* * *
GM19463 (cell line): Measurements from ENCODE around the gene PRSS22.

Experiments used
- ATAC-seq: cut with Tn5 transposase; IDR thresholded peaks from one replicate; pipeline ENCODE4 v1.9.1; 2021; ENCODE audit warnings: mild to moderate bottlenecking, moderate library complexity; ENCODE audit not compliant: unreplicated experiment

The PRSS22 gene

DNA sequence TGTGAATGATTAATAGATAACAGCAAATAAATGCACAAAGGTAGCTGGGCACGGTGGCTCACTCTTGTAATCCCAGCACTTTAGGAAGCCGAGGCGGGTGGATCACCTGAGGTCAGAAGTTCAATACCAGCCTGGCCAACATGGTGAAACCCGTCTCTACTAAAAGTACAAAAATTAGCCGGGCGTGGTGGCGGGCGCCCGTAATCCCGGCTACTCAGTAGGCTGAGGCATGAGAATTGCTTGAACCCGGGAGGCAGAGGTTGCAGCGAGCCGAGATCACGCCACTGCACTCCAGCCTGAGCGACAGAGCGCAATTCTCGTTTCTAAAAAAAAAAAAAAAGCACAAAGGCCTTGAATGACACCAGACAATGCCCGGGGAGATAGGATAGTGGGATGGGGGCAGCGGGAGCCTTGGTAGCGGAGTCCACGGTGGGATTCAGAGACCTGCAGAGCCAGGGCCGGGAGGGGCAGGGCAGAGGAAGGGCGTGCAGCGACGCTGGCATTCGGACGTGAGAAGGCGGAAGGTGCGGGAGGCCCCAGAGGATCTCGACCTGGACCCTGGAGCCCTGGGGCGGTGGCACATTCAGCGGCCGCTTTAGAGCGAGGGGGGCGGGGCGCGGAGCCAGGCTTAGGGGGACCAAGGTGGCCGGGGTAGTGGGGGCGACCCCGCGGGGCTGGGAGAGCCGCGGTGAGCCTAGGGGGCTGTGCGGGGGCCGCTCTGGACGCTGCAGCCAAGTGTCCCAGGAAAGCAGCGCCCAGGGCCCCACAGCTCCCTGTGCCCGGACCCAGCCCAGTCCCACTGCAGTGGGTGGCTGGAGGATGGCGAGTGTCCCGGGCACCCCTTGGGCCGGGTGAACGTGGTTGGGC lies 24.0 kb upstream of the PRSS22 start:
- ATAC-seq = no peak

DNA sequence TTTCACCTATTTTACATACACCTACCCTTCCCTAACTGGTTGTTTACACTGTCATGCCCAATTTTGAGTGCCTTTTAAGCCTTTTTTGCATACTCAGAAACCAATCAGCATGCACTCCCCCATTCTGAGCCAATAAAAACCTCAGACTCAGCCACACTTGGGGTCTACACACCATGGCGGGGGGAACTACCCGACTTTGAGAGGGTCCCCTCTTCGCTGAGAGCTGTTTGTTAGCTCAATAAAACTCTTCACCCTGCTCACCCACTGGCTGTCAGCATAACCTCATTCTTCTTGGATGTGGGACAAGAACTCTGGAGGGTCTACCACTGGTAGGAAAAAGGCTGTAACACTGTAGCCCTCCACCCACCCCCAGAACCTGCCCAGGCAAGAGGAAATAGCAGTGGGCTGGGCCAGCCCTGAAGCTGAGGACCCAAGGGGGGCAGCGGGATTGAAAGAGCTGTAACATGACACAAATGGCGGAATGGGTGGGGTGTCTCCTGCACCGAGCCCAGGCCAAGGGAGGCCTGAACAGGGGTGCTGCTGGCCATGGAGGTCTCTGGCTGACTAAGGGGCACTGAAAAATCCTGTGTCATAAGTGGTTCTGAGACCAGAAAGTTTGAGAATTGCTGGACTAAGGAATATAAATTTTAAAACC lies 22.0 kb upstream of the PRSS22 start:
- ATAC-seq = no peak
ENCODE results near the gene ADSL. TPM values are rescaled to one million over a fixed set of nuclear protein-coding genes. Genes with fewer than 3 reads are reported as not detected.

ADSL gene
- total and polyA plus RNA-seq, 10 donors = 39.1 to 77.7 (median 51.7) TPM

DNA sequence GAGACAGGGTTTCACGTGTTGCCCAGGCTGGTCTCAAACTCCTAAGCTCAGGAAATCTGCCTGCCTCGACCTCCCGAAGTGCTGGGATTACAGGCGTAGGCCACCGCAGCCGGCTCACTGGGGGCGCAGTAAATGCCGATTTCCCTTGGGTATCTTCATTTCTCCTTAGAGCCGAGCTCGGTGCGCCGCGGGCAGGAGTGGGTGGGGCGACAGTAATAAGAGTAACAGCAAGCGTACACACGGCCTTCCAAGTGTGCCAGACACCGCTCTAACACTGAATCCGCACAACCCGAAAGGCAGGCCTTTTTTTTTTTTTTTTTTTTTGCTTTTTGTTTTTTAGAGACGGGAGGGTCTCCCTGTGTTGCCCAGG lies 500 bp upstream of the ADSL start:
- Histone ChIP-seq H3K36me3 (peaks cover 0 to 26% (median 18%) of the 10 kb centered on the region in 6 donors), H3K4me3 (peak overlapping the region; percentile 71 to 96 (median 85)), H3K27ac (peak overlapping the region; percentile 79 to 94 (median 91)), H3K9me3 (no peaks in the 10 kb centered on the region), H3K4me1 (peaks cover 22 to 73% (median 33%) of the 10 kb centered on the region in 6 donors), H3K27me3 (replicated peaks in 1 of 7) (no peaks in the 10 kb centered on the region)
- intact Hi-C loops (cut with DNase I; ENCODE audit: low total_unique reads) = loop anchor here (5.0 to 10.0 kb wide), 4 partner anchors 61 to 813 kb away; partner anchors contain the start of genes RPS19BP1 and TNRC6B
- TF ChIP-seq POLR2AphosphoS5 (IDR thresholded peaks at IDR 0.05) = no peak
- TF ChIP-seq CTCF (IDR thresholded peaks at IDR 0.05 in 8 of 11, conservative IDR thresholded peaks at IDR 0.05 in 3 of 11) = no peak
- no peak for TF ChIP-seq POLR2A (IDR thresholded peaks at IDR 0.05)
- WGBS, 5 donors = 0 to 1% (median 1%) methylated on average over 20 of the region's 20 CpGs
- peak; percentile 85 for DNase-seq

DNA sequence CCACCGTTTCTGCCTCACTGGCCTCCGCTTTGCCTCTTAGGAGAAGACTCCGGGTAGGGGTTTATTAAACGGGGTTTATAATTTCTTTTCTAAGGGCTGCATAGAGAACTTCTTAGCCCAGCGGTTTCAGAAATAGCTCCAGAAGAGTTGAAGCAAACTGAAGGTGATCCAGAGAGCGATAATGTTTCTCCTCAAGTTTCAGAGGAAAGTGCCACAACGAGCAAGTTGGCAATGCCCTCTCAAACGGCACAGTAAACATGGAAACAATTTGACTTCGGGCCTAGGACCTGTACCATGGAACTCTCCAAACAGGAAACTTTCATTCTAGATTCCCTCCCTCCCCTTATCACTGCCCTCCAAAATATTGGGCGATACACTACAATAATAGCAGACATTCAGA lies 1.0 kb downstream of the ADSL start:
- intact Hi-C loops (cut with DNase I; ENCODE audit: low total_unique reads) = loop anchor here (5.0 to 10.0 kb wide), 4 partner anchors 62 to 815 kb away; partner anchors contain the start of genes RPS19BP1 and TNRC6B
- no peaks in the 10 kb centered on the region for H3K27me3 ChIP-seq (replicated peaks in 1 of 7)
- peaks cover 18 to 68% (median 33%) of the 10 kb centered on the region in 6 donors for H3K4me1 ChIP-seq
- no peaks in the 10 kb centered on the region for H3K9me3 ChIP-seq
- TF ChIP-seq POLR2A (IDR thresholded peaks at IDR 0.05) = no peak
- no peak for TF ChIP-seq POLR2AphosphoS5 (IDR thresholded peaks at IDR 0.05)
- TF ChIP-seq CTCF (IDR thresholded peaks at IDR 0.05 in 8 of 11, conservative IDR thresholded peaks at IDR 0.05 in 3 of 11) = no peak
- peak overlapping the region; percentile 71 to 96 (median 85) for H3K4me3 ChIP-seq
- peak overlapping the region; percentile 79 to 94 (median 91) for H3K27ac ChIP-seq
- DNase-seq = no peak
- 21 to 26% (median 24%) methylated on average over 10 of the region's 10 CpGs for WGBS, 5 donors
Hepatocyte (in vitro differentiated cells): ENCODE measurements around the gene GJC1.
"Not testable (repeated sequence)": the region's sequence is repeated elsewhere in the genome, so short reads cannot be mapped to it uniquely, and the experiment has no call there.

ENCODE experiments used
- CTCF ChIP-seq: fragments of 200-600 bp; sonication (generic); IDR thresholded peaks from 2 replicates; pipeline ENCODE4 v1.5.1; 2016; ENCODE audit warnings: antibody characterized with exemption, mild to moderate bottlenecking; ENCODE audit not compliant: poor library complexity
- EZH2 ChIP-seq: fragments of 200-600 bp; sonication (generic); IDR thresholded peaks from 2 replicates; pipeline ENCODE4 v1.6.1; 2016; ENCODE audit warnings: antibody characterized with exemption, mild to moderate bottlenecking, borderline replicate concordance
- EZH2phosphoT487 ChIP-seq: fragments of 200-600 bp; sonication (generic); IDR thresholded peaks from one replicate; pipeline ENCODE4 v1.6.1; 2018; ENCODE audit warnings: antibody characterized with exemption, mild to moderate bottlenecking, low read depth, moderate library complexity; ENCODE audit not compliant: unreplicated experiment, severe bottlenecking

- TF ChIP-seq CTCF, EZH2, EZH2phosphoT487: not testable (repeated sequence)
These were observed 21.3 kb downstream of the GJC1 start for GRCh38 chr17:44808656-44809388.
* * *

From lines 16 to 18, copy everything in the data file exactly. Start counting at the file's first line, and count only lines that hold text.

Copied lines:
- TF ChIP-seq CTCF (IDR thresholded peaks at IDR 0.05 in 8 of 11, conservative IDR thresholded peaks at IDR 0.05 in 3 of 11) = no peak
- no peak for TF ChIP-seq POLR2A (IDR thresholded peaks at IDR 0.05)
- WGBS, 5 donors = 0 to 1% (median 1%) methylated on average over 20 of the region's 20 CpGs